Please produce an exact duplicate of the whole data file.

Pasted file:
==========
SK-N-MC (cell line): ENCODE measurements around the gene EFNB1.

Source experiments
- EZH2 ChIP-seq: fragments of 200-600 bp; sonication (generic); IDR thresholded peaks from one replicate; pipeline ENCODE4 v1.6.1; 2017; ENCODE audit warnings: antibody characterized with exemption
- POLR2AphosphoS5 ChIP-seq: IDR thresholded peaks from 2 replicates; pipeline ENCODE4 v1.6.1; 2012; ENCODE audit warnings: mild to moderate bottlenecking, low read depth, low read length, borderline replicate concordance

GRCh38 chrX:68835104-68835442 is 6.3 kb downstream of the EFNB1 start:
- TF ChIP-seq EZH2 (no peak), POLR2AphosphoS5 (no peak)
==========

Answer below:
SK-N-MC (cell line): ENCODE measurements around the gene EFNB1.

Source experiments
- EZH2 ChIP-seq: fragments of 200-600 bp; sonication (generic); IDR thresholded peaks from one replicate; pipeline ENCODE4 v1.6.1; 2017; ENCODE audit warnings: antibody characterized with exemption
- POLR2AphosphoS5 ChIP-seq: IDR thresholded peaks from 2 replicates; pipeline ENCODE4 v1.6.1; 2012; ENCODE audit warnings: mild to moderate bottlenecking, low read depth, low read length, borderline replicate concordance

GRCh38 chrX:68835104-68835442 is 6.3 kb downstream of the EFNB1 start:
- TF ChIP-seq EZH2 (no peak), POLR2AphosphoS5 (no peak)